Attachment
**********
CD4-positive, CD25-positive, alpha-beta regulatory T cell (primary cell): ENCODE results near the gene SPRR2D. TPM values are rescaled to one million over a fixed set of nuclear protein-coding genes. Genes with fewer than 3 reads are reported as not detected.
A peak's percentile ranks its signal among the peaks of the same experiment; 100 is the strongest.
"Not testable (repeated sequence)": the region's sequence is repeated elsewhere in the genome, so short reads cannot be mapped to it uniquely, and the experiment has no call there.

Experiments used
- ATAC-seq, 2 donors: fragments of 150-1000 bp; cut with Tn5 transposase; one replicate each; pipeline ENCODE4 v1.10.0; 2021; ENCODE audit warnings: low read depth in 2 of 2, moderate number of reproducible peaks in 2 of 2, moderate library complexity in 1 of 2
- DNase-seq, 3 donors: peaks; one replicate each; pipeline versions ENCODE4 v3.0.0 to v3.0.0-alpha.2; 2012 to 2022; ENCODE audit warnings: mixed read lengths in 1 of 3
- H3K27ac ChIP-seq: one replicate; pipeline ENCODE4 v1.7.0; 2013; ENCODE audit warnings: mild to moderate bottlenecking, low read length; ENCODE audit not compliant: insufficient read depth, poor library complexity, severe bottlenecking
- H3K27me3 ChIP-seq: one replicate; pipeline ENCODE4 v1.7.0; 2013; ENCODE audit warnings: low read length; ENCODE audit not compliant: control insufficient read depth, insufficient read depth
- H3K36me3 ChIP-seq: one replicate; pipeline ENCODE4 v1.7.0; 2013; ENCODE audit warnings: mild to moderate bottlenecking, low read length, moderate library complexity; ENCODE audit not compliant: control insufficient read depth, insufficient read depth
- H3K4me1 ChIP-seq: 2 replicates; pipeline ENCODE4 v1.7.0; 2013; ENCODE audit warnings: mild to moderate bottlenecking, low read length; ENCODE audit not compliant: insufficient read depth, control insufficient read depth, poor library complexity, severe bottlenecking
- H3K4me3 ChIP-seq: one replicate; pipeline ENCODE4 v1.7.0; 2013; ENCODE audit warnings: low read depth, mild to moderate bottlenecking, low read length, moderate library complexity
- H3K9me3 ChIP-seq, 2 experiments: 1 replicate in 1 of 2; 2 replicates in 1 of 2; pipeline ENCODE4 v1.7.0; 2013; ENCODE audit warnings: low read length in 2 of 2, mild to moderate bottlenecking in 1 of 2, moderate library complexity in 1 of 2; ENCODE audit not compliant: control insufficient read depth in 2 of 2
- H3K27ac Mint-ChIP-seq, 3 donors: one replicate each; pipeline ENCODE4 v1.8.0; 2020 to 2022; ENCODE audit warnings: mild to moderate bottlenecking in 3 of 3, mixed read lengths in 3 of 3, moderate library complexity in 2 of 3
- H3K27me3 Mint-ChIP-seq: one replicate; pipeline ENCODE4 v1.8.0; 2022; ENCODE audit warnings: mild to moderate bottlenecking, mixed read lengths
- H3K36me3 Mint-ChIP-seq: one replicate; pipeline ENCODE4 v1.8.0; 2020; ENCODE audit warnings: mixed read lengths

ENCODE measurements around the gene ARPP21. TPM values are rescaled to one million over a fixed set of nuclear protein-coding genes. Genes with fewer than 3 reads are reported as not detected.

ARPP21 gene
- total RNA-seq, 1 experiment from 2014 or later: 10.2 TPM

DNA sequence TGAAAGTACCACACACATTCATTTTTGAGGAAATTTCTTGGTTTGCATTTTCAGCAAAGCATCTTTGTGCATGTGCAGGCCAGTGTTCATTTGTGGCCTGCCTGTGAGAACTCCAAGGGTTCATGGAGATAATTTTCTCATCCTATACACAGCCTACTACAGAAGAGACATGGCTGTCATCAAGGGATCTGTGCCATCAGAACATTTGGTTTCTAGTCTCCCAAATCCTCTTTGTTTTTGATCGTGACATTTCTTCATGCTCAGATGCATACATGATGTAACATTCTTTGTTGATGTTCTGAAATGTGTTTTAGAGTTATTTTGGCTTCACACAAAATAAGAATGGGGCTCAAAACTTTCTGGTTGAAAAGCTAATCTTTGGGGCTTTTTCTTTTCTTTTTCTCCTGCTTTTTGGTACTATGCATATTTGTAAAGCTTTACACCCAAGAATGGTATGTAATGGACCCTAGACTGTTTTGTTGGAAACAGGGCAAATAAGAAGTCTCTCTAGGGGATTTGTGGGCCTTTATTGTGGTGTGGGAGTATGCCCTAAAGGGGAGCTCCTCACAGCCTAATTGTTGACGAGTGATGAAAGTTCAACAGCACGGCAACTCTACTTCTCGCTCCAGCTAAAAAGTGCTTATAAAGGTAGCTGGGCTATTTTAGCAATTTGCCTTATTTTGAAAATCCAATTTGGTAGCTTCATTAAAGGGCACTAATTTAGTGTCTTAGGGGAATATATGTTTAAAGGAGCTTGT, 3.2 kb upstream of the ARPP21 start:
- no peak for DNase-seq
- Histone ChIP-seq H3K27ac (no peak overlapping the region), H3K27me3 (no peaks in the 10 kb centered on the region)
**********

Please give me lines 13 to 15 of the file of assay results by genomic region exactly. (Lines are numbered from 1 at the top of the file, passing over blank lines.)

- H3K27ac Mint-ChIP-seq, 3 donors: one replicate each; pipeline ENCODE4 v1.8.0; 2020 to 2022; ENCODE audit warnings: mild to moderate bottlenecking in 3 of 3, mixed read lengths in 3 of 3, moderate library complexity in 2 of 3
- H3K27me3 Mint-ChIP-seq: one replicate; pipeline ENCODE4 v1.8.0; 2022; ENCODE audit warnings: mild to moderate bottlenecking, mixed read lengths
- H3K36me3 Mint-ChIP-seq: one replicate; pipeline ENCODE4 v1.8.0; 2020; ENCODE audit warnings: mixed read lengths